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Samizdata, derived from Samizdat /n. - a system of clandestine publication of banned literature in the USSR [Russ.,= self-publishing house]

It may be true, but why take the risk?

The Times 24 July 1913 page 5

The Times 24 July 1913 page 5

7 comments to It may be true, but why take the risk?

  • Paul Marks

    Nice – in lots of ways.

  • Dom

    “It takes a patient, long-suffering genius to cook with a coal fire”

    The Guardian considers that a sexist remark: http://www.theguardian.com/commentisfree/2013/jul/19/barbecue-normal-men-sexist

  • Richard Thomas

    Funny, when it comes time for “grilling out” that my promotion to chef is usually not something that I have initiated. I’m much more at home in the kitchen with all the conveniences that bring a bit of sophistication to the culinary experience rather than throwing a couple of slabs of meat on the grille. (And yes, I know that it is possible to take much of that sophistication outside but why?)

  • veryretired

    I have done much of the cooking over the years, especially when the kids were young and we had big family dinners, and on weekends. I’ve always liked gas stoves better than electric, but those are the only two I’ve ever used.

    My grandmother, who taught me to cook and shop as her kitchen helper after school, and grocery carrier when she went to the store, loved gas cooking, and many times talked about how much nicer and easier it was than the wood-burning stove she had on the farm in Montana where my mother was born, early 1920’s, or the coal stoves she used in various other places they lived until they settled in the “big city”.

    Most younger people now are lacking in knowledge about both food itself and cooking skills. It’s becoming a form of lost art, as everything is sold pre-packaged, pre-mixed, and even pre-cooked in the stores, and various forms of eating out take a bigger and bigger piece of the action.

    That’s a shame. Some of my favorite memories are around dinner tables, when I was a child at my grandparents’, and around our own table as my family gathered for meals.

    All my kids, boys and girl, know how to shop for meats and produce, how to cook basic dishes, and are not afraid of experimentation with new recipes or techniques. I simply treated them as my helpers when their ages were appropriate, and they soon learned how to mix and stir, bake, saute’, and broil, and how different spices worked in cooking.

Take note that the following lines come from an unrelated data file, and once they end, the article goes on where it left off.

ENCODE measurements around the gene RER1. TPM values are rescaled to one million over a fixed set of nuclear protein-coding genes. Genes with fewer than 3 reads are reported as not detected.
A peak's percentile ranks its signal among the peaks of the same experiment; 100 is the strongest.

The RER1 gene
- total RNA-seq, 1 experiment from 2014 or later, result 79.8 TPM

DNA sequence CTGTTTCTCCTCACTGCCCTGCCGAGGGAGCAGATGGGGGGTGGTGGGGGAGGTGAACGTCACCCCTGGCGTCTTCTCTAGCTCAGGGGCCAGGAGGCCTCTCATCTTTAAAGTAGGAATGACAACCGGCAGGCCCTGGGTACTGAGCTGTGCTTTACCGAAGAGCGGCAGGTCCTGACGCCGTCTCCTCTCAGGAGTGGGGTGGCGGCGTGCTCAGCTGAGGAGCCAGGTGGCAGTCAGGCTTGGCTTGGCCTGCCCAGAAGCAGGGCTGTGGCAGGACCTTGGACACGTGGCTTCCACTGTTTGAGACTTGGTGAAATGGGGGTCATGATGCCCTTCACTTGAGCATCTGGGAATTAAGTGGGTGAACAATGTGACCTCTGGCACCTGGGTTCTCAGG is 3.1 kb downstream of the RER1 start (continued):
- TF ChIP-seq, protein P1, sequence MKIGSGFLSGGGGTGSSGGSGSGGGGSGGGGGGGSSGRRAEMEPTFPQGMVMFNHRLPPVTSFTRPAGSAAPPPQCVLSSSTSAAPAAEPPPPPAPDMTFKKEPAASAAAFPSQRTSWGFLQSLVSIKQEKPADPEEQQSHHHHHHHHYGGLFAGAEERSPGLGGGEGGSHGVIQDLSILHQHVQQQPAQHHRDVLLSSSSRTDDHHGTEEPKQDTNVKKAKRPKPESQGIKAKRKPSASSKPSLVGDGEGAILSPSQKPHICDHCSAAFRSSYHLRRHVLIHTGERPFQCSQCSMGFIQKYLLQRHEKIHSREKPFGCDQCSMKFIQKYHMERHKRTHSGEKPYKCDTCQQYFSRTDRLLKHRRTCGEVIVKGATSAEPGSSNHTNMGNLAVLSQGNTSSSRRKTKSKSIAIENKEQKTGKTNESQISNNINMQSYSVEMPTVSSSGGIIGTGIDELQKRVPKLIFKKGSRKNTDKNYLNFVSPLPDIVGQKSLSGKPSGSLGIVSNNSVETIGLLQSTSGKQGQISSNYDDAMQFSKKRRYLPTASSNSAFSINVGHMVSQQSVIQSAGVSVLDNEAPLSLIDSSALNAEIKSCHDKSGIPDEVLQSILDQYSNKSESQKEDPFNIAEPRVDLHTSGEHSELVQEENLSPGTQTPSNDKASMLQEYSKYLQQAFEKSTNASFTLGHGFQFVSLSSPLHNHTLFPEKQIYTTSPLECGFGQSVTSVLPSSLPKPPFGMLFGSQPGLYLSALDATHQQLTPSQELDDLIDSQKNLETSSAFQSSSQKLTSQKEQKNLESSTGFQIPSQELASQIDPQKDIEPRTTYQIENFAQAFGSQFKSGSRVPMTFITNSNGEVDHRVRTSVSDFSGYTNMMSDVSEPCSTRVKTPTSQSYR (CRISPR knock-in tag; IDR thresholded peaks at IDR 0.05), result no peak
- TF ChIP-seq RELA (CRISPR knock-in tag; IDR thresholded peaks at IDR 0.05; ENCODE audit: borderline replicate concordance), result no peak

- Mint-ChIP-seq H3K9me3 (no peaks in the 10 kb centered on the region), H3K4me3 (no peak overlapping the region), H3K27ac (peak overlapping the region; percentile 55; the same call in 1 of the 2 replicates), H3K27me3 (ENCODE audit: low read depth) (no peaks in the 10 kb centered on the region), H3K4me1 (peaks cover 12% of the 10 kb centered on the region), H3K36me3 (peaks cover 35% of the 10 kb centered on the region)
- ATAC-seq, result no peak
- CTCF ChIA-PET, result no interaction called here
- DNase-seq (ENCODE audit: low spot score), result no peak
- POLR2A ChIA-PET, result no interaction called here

When the last one was in college, and we sold the big old barn a few years ago that we’d lived in for 27 years while we raised our family, I sat in the empty dining room on one of our chairs and just remembered for awhile—all the meals, the holidays, the family moments that will never come again.

    Then it was time to put the chair on the truck, and move on.

  • Dave Walker

    Well, I’m a bloke and have been cooking with gas for the last 20 years (indoors and out; I know gas barbecues are derided by purists, but hey, they work just fine) and have no problem with it – much more controllable than an electric hob, unless you have induction burners, but an electric oven still has an edge on a gas one, in my view.

    I certainly wouldn’t have the time to deal with coal.

    Anyway, it’s time I got my dinner.

  • Rich Rostrom

    This invites a question:

    Cooking/heating gas vs. illuminating gas. AFAIK, the latter wasn’t suitable for cooking and heating.

    When did the former appear, and how was it distributed? Was there a point at which all remaining “gaslight” was shut down, and the gas infrastructure was converted to cooking/heating?

  • Mr Ed

    Rich, limelight involved heating lime with a hydrogen/oxygen flame, which is very hot (like oxy/acetylene) but would cut through pans etc. if used in cooking. Hydrogen is difficult to store, transport and so on.

    Coal gas was used in homes, hydrogen and carbon monoxide and burned in air with a cooler flame, but might kill you if it escaped. Now n the UK domestic gas is mainly methane, with mercaptans added to make it smell, but the hazard is only explosive not poison.